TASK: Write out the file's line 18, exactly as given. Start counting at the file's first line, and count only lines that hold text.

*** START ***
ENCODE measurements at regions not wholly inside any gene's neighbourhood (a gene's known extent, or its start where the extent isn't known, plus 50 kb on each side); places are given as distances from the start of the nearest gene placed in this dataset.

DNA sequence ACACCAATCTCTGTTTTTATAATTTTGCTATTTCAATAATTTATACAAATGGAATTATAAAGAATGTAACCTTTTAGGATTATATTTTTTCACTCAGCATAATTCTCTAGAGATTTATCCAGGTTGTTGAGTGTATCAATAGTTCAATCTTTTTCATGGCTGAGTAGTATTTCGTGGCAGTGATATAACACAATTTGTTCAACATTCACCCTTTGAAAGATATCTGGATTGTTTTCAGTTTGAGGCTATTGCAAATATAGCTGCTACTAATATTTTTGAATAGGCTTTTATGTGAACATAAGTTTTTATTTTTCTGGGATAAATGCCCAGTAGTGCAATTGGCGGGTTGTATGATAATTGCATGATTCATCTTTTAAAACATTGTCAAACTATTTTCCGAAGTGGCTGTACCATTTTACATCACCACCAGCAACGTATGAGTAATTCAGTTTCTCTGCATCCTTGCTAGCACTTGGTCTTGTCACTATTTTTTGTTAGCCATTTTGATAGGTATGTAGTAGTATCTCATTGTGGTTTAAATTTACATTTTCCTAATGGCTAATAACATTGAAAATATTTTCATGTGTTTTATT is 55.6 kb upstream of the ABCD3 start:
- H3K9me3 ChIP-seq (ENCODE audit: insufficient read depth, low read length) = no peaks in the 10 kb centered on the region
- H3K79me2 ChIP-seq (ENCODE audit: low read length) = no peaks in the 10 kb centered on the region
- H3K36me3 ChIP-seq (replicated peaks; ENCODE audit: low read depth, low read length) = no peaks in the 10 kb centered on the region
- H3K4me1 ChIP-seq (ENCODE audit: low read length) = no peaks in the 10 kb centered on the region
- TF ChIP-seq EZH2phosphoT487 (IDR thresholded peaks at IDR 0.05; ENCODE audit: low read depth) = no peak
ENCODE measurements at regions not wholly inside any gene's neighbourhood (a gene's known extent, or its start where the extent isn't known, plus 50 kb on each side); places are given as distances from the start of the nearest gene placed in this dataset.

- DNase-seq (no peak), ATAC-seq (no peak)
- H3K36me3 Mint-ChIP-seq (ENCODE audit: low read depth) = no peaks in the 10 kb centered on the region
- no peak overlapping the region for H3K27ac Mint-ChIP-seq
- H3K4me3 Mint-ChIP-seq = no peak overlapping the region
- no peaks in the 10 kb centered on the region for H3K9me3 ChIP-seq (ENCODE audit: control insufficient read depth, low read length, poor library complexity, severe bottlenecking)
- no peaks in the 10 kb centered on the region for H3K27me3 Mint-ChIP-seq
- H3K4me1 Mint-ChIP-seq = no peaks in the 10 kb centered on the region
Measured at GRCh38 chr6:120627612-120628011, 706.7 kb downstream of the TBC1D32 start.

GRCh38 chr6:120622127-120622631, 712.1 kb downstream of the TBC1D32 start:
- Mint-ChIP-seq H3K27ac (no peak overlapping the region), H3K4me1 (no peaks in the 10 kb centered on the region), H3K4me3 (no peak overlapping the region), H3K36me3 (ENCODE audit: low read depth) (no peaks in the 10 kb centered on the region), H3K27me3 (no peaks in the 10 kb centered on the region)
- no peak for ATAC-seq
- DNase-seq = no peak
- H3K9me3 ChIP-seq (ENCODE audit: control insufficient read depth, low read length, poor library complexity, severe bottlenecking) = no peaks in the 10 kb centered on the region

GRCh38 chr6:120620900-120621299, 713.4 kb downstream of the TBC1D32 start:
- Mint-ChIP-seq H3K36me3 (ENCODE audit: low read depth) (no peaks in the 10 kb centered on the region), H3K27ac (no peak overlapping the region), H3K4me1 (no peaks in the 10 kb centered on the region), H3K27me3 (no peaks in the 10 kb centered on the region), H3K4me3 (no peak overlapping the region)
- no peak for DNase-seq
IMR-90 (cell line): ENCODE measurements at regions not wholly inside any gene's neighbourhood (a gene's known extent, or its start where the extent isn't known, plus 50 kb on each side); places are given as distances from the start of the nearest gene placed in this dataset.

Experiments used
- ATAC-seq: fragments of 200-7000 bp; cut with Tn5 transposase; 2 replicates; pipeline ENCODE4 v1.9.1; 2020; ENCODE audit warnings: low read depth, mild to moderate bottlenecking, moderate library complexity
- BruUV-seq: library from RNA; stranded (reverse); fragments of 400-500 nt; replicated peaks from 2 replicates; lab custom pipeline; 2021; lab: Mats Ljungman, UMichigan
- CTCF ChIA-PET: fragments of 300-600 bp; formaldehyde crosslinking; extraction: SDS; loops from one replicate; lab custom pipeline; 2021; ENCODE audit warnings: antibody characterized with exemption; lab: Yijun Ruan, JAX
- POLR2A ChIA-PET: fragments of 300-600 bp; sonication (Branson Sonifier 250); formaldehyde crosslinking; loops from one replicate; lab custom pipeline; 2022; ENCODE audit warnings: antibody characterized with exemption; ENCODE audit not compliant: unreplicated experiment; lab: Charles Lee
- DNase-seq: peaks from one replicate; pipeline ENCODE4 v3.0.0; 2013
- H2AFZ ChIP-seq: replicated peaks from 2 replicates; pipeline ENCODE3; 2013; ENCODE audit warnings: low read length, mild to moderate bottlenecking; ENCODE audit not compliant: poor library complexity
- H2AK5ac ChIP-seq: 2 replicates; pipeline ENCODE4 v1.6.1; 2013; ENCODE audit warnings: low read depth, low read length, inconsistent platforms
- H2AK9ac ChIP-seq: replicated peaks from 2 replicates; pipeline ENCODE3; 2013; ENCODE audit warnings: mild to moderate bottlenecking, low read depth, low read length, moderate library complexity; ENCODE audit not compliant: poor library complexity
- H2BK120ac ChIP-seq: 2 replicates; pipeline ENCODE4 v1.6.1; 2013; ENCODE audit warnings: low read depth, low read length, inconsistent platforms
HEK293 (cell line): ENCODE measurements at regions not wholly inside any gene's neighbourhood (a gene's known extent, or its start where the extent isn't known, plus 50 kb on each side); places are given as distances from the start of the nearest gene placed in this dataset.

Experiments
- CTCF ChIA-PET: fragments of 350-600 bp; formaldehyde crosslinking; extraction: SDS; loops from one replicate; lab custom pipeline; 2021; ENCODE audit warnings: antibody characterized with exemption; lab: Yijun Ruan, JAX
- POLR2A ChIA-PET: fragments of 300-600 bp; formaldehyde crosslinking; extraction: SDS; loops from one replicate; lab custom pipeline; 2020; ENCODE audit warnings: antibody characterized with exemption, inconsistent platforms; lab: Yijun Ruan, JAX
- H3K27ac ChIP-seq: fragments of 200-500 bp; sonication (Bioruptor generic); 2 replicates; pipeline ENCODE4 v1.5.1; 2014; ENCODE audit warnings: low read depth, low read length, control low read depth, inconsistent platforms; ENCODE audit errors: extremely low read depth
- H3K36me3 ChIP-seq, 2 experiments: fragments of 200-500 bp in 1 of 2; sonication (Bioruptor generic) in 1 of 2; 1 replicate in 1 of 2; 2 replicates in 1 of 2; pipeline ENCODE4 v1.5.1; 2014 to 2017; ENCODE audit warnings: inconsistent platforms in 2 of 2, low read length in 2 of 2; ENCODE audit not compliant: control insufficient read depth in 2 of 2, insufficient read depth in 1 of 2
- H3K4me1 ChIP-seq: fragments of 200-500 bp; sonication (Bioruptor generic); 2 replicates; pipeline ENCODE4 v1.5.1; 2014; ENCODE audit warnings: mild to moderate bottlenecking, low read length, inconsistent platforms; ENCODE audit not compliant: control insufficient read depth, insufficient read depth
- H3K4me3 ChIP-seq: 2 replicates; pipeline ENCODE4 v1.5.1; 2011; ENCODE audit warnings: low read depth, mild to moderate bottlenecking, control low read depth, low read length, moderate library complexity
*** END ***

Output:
- Mint-ChIP-seq H3K27ac (no peak overlapping the region), H3K4me1 (no peaks in the 10 kb centered on the region), H3K4me3 (no peak overlapping the region), H3K36me3 (ENCODE audit: low read depth) (no peaks in the 10 kb centered on the region), H3K27me3 (no peaks in the 10 kb centered on the region)